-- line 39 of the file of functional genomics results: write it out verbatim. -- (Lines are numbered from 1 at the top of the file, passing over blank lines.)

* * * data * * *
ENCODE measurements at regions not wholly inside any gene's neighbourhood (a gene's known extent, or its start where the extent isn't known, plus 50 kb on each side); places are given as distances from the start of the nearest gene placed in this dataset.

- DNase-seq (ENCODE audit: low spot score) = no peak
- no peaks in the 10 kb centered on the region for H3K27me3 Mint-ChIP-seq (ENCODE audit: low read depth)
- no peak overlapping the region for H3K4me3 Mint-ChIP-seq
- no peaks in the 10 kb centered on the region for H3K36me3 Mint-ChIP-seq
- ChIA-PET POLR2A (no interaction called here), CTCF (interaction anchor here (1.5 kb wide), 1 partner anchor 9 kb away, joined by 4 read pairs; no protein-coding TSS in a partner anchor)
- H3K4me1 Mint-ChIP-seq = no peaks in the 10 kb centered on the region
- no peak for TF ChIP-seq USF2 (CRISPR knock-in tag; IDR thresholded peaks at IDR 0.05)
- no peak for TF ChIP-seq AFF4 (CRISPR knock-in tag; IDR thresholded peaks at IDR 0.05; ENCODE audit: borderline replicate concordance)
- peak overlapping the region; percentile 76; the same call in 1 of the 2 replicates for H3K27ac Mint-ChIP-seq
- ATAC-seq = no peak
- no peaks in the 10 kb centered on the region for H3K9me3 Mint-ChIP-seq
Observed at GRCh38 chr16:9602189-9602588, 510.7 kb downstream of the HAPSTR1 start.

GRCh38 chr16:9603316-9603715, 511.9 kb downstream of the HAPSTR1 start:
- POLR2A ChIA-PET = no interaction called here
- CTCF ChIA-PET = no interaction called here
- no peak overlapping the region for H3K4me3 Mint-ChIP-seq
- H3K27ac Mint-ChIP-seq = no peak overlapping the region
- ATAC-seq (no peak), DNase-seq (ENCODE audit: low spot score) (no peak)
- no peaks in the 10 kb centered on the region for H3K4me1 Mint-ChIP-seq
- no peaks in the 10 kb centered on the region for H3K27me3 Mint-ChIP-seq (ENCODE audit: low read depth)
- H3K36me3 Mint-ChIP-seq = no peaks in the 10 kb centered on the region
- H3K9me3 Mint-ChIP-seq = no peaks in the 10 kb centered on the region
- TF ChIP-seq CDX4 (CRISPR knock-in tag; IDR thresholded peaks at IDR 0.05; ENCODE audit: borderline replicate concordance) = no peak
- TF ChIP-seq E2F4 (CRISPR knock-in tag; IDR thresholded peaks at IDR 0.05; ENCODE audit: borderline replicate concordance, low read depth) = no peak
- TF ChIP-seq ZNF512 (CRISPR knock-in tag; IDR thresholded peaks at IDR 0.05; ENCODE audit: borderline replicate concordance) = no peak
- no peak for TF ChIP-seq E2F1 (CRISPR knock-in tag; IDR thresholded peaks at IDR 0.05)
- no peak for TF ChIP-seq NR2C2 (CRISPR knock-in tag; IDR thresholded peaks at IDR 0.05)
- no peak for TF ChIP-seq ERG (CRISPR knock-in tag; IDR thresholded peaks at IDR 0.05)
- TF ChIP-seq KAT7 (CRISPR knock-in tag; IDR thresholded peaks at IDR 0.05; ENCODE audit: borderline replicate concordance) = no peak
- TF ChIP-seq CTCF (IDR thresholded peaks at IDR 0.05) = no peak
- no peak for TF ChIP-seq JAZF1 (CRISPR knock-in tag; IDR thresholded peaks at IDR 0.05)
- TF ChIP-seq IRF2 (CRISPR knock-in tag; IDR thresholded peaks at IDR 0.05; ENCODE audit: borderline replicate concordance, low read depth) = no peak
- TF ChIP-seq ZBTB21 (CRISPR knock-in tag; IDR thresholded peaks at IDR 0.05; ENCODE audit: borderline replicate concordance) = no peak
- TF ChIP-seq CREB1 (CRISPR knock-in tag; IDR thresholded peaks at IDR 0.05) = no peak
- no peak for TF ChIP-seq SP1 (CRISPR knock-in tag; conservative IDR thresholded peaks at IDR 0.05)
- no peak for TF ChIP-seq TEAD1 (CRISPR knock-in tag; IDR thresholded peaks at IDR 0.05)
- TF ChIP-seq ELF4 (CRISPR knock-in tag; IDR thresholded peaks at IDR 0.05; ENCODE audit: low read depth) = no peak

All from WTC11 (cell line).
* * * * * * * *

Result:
All from WTC11 (cell line).